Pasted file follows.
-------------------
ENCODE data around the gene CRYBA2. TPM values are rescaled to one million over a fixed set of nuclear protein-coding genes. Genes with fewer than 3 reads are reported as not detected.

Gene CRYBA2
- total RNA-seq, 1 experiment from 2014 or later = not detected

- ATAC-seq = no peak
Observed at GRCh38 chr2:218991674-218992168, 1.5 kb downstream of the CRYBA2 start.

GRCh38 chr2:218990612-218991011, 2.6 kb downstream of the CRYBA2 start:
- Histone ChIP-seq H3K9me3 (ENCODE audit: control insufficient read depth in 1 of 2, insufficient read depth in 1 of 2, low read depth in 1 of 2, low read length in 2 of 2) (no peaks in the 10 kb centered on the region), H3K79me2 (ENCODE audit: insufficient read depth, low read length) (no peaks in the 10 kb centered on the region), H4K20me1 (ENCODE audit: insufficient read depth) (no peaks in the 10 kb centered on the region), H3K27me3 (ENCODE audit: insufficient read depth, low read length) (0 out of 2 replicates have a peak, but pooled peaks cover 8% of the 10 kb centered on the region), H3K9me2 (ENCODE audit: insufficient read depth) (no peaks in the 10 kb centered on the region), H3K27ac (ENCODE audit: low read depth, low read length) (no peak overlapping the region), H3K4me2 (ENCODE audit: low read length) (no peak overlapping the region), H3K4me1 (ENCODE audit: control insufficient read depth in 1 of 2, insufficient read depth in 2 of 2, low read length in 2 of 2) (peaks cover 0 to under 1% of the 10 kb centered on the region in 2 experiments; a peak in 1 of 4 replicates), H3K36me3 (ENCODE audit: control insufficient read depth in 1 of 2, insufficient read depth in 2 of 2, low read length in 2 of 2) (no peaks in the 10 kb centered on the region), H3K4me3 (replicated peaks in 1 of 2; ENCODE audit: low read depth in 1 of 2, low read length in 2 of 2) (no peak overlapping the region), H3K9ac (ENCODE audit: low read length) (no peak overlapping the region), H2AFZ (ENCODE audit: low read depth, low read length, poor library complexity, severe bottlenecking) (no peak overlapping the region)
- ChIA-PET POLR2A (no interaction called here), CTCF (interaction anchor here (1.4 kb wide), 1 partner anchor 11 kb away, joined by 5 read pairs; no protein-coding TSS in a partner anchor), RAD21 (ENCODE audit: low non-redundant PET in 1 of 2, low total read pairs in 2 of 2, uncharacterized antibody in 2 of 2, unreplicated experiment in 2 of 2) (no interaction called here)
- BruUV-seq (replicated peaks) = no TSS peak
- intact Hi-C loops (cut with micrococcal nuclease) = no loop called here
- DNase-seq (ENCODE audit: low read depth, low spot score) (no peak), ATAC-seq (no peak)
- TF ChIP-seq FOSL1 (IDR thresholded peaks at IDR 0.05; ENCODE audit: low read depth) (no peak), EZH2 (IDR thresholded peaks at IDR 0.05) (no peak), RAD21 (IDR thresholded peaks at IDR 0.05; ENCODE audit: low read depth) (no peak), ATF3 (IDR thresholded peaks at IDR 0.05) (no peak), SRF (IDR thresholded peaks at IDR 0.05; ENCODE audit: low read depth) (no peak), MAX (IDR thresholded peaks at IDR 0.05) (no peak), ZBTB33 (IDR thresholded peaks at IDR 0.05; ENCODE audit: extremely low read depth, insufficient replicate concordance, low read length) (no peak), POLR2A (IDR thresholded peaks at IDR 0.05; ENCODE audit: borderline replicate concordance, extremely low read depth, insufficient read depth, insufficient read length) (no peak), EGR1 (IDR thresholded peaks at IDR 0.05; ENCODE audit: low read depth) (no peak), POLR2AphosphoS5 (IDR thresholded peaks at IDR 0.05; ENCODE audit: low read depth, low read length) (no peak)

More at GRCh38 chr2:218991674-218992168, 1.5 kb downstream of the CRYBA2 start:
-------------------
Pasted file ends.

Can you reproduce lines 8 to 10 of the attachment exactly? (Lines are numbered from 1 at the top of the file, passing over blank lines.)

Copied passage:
- ChIA-PET POLR2A (no interaction called here), CTCF (interaction anchor here (1.4 kb wide), 1 partner anchor 11 kb away, joined by 5 read pairs; no protein-coding TSS in a partner anchor), RAD21 (ENCODE audit: low non-redundant PET in 1 of 2, low total read pairs in 2 of 2, uncharacterized antibody in 2 of 2, unreplicated experiment in 2 of 2) (no interaction called here)
- BruUV-seq (replicated peaks) = no TSS peak
- intact Hi-C loops (cut with micrococcal nuclease) = no loop called here